Simplify – when good advice goes bad

It’s almost too late to talk about New Year’s resolutions but I had to draw attention to this one: “Simplify,” the writer says. Great advice!

But did the writer didn’t stop there? Sadly, dear readers, she didn’t. She complicated “simplify,” adding three other points and thereby not only stomping on her message but contradicting it pretty thoroughly.

simplify - my new year's resolution

Yep, it’s always lovely to find oneself quoted in an article. In this case an interminable round-up of resolutions from business owners. Scroll down. Nope, keep scrolling. I’m in there somewhere.

In my defense, I was responding to a query from Help a Reporter Out. Would the reporter have noticed a one-word response? I don’t know. I can only hope that anyone who does scroll down far enough to find this does not fully understand the meaning of the word “simplify.”

Simplify: Priority vs. Priorities

Once upon a time, Greg McKeown tells us in his book Essentialism, the word “priority” was only used in the singular. Our ancestors recognized that you could only have one thing that you do prior to others. (I feel like I’ve written about this before, but a search of my blog comes up empty.)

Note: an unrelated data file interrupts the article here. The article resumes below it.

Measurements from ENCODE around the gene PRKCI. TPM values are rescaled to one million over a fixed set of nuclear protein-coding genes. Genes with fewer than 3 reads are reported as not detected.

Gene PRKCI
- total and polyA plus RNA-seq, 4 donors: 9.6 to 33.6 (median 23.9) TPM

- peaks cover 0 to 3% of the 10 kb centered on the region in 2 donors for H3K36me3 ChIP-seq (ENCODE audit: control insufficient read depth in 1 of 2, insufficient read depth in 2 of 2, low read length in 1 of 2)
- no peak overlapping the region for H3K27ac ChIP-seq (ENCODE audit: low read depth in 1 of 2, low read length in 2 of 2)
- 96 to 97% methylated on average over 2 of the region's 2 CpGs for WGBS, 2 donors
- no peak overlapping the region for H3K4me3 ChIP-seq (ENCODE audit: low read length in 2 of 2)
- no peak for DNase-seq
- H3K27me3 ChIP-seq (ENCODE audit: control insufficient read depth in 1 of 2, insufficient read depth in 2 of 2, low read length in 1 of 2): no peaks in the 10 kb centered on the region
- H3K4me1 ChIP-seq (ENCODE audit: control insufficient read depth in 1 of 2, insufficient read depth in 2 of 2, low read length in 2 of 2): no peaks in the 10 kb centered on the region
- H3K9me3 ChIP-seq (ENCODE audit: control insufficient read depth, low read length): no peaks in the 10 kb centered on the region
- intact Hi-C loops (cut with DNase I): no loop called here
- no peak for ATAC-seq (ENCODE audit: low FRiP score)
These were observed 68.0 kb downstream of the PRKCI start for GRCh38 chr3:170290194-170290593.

Now in the age of multitasking, the only time we use “priority” in the singular is when we’re getting on an airplane. Who hasn’t been annoyed waiting for the “priority boarding” to finish?

When I opened up my planner for this lovely new year, I noticed a box at the top of the page: “This Week’s Focus.” In the past, I’ve been tempted to stuff it like a Thanksgiving turkey. This year it gets one thing. One thing a week. One word a week, if I can boil it down that far.

Today’s word—maybe I should see about making a tattoo of it: Simplify.


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